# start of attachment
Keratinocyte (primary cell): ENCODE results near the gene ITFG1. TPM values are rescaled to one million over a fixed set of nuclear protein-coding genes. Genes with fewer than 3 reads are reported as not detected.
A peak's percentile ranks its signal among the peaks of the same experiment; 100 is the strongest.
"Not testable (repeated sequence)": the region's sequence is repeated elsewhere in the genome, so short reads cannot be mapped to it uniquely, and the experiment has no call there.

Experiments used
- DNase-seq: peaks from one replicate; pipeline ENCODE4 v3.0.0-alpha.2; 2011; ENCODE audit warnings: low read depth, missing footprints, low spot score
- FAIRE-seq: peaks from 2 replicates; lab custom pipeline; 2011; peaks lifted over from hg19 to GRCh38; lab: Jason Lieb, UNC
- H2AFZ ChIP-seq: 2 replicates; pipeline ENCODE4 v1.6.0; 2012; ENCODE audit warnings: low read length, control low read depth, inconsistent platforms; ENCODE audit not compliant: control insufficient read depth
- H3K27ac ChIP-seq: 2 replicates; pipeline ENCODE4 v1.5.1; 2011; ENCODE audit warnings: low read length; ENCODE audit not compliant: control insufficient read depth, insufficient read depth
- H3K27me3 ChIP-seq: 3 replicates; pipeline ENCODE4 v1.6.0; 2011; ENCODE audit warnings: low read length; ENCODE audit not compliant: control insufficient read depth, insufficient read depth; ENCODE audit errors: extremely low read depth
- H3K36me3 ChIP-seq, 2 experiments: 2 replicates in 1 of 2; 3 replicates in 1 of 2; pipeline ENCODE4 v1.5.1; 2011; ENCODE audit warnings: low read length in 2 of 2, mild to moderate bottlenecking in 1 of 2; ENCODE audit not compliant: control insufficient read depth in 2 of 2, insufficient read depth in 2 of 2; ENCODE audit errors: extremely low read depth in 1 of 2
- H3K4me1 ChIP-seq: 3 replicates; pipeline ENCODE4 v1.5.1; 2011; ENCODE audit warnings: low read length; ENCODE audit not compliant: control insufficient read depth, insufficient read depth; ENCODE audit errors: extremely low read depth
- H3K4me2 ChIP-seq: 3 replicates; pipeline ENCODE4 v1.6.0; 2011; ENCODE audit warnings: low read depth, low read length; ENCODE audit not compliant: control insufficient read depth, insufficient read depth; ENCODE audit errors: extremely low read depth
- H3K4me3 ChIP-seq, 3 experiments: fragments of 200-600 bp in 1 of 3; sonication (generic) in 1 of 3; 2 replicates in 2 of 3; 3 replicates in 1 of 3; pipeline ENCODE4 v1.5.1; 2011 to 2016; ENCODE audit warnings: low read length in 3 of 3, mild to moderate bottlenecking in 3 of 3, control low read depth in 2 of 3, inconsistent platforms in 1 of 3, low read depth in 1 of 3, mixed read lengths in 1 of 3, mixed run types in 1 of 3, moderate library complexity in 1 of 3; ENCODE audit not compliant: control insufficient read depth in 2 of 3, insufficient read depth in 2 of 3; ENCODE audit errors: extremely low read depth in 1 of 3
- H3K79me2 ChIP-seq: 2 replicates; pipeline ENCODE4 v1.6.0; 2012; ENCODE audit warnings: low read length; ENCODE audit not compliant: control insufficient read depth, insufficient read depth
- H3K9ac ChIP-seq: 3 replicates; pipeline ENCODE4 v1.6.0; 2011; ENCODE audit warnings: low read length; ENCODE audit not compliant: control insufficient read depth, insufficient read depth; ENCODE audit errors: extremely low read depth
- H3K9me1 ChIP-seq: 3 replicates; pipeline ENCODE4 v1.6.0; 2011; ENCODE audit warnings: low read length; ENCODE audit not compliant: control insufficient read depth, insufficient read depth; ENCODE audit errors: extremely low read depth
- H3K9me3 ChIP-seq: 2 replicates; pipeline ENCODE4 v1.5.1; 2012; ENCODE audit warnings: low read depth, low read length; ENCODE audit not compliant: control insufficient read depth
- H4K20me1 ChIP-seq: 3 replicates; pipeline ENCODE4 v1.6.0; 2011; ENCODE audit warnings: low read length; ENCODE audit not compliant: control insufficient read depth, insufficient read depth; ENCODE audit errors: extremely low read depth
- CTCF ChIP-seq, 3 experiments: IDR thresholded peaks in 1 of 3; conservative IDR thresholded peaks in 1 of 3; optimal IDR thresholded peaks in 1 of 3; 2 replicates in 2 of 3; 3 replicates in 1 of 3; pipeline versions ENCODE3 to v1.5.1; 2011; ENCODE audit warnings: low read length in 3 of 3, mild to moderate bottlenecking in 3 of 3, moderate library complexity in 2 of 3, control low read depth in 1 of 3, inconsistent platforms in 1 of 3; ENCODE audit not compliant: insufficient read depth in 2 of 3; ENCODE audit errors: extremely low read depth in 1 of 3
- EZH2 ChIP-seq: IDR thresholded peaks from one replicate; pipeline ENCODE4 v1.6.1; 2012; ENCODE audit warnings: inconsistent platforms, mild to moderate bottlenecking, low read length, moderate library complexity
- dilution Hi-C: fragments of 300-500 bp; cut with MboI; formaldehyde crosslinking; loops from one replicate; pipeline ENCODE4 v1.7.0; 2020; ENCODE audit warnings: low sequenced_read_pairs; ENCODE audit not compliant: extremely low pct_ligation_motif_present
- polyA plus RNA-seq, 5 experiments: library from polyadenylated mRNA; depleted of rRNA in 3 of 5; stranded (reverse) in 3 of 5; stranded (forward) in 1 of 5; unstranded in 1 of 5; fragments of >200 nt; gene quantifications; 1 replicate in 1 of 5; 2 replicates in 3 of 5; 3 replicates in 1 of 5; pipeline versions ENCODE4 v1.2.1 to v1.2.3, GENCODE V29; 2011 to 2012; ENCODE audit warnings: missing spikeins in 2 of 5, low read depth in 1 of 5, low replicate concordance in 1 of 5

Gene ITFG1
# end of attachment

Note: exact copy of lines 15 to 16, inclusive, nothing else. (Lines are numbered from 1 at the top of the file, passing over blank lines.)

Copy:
- H3K9ac ChIP-seq: 3 replicates; pipeline ENCODE4 v1.6.0; 2011; ENCODE audit warnings: low read length; ENCODE audit not compliant: control insufficient read depth, insufficient read depth; ENCODE audit errors: extremely low read depth
- H3K9me1 ChIP-seq: 3 replicates; pipeline ENCODE4 v1.6.0; 2011; ENCODE audit warnings: low read length; ENCODE audit not compliant: control insufficient read depth, insufficient read depth; ENCODE audit errors: extremely low read depth